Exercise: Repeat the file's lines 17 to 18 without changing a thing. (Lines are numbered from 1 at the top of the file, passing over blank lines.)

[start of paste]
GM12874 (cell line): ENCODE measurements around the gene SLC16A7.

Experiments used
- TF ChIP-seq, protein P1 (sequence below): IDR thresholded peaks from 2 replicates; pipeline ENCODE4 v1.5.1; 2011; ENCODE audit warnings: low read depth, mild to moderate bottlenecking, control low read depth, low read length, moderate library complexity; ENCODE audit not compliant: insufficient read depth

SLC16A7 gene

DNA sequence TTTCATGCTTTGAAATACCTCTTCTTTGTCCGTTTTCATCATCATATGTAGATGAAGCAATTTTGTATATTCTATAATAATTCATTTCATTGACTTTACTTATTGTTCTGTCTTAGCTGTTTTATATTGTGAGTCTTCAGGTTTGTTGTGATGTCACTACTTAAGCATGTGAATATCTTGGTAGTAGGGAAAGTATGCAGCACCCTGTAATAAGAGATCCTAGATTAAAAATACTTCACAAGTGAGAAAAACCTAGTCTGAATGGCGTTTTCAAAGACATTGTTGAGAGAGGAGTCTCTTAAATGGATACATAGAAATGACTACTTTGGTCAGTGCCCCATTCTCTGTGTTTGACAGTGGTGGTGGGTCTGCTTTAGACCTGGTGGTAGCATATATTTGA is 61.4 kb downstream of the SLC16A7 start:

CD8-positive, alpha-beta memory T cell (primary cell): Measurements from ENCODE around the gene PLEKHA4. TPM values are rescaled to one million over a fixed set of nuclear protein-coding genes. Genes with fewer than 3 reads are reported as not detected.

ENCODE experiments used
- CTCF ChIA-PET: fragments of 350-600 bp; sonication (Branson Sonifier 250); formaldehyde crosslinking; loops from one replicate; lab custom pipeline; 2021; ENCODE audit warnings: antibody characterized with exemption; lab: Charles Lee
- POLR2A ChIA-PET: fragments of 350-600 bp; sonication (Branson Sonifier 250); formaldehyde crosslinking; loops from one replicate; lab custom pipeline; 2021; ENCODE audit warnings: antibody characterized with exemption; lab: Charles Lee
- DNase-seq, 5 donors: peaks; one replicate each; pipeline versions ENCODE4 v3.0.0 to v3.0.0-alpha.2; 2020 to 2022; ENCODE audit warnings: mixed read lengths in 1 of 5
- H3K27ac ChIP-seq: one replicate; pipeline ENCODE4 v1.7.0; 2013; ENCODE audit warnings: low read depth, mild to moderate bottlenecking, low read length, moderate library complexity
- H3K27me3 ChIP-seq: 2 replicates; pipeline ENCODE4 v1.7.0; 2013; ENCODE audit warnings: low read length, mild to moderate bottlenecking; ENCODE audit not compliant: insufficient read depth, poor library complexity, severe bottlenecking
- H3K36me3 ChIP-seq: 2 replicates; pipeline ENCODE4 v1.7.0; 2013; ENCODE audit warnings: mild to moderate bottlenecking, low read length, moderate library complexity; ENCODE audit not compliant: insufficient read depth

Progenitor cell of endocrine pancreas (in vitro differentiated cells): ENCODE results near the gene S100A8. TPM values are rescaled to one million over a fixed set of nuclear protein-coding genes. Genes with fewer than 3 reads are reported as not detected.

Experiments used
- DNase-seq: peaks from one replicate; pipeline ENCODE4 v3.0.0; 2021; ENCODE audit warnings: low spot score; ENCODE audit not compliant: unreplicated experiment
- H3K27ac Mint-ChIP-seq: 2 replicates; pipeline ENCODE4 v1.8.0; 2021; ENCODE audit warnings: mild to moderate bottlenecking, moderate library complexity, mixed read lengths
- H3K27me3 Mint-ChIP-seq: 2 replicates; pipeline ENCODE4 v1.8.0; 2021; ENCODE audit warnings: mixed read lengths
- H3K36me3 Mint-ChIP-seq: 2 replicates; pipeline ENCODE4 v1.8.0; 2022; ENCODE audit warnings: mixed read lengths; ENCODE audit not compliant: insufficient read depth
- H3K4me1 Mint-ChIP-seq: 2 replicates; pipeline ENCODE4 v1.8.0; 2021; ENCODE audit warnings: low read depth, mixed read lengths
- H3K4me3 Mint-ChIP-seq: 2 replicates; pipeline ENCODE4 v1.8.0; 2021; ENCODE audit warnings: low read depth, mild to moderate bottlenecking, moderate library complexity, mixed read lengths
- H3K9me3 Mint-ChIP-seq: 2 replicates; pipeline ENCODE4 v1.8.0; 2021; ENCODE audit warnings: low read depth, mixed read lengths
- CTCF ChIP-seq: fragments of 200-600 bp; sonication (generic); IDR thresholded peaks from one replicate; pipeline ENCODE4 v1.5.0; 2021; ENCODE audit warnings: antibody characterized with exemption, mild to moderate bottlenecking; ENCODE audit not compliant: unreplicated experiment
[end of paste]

- H3K27ac Mint-ChIP-seq: 2 replicates; pipeline ENCODE4 v1.8.0; 2021; ENCODE audit warnings: mild to moderate bottlenecking, moderate library complexity, mixed read lengths
- H3K27me3 Mint-ChIP-seq: 2 replicates; pipeline ENCODE4 v1.8.0; 2021; ENCODE audit warnings: mixed read lengths